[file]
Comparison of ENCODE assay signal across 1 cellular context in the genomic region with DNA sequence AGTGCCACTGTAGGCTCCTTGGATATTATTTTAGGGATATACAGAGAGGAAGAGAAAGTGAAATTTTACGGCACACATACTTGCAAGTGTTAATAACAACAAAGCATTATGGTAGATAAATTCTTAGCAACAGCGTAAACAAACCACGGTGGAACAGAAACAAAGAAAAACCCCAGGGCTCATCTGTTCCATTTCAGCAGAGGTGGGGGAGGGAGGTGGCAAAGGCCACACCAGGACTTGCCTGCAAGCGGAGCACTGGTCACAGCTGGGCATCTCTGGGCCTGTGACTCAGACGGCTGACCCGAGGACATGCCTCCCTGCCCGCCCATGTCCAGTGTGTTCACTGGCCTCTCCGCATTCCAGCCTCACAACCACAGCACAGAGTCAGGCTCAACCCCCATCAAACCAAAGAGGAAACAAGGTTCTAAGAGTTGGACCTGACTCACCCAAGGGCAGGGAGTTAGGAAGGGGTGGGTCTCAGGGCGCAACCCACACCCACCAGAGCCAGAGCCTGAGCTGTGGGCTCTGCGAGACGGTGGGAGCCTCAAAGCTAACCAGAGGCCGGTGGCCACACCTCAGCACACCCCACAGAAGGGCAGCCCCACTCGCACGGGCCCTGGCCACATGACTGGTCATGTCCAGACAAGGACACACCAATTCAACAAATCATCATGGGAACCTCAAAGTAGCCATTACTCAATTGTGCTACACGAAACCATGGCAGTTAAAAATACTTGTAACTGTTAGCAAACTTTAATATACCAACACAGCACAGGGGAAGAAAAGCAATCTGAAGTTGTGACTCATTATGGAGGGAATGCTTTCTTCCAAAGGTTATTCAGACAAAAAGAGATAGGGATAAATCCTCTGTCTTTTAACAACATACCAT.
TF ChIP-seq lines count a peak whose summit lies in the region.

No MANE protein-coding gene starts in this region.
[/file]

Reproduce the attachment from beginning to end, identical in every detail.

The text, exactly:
Comparison of ENCODE assay signal across 1 cellular context in the genomic region with DNA sequence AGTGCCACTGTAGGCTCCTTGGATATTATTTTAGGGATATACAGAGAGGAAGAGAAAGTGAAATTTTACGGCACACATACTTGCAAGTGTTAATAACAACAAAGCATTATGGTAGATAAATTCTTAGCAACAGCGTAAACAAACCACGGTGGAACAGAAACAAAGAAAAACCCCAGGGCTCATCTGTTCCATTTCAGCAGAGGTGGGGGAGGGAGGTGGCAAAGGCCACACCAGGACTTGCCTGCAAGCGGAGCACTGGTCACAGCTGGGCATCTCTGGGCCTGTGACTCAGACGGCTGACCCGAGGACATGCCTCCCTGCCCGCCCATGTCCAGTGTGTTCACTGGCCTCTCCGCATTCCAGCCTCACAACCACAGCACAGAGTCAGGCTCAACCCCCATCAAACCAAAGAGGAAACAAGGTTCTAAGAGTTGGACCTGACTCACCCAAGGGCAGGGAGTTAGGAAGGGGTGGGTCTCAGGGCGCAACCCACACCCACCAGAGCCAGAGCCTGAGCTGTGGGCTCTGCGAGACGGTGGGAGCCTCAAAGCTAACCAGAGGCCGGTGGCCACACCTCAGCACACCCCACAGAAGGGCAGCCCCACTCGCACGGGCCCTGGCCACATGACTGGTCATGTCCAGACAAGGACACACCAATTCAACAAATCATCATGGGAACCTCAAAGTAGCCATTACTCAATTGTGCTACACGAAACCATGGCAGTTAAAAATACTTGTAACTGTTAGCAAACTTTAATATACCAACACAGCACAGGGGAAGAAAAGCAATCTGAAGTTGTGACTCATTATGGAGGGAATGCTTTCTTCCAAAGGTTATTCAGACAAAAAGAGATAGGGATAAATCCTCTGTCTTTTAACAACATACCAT.
TF ChIP-seq lines count a peak whose summit lies in the region.

No MANE protein-coding gene starts in this region.